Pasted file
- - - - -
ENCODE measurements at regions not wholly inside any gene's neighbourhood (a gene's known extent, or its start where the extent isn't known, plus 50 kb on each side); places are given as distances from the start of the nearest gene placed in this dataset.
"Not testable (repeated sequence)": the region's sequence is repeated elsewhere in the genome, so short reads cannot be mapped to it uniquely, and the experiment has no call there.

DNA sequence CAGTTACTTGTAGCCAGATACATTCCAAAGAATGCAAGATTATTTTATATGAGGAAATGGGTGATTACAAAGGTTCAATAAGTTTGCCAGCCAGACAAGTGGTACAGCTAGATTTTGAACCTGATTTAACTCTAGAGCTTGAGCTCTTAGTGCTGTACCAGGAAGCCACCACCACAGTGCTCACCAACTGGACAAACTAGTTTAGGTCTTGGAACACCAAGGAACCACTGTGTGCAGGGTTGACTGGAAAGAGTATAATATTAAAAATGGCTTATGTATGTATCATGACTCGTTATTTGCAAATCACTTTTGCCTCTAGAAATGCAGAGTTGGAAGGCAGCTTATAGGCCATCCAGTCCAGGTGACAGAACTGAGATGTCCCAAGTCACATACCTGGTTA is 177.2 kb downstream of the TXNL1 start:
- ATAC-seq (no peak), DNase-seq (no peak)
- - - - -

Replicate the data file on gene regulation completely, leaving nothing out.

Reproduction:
ENCODE measurements at regions not wholly inside any gene's neighbourhood (a gene's known extent, or its start where the extent isn't known, plus 50 kb on each side); places are given as distances from the start of the nearest gene placed in this dataset.
"Not testable (repeated sequence)": the region's sequence is repeated elsewhere in the genome, so short reads cannot be mapped to it uniquely, and the experiment has no call there.

DNA sequence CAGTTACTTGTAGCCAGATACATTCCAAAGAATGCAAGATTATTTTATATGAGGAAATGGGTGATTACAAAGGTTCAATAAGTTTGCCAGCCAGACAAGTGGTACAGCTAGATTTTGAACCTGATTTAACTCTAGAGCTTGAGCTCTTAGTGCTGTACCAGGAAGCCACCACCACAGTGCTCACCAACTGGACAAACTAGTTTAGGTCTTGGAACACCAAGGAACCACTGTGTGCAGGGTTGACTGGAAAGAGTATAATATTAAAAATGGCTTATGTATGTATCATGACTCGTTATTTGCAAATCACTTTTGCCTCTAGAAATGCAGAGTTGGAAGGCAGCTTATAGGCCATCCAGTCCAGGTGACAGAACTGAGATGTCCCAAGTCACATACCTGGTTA is 177.2 kb downstream of the TXNL1 start:
- ATAC-seq (no peak), DNase-seq (no peak)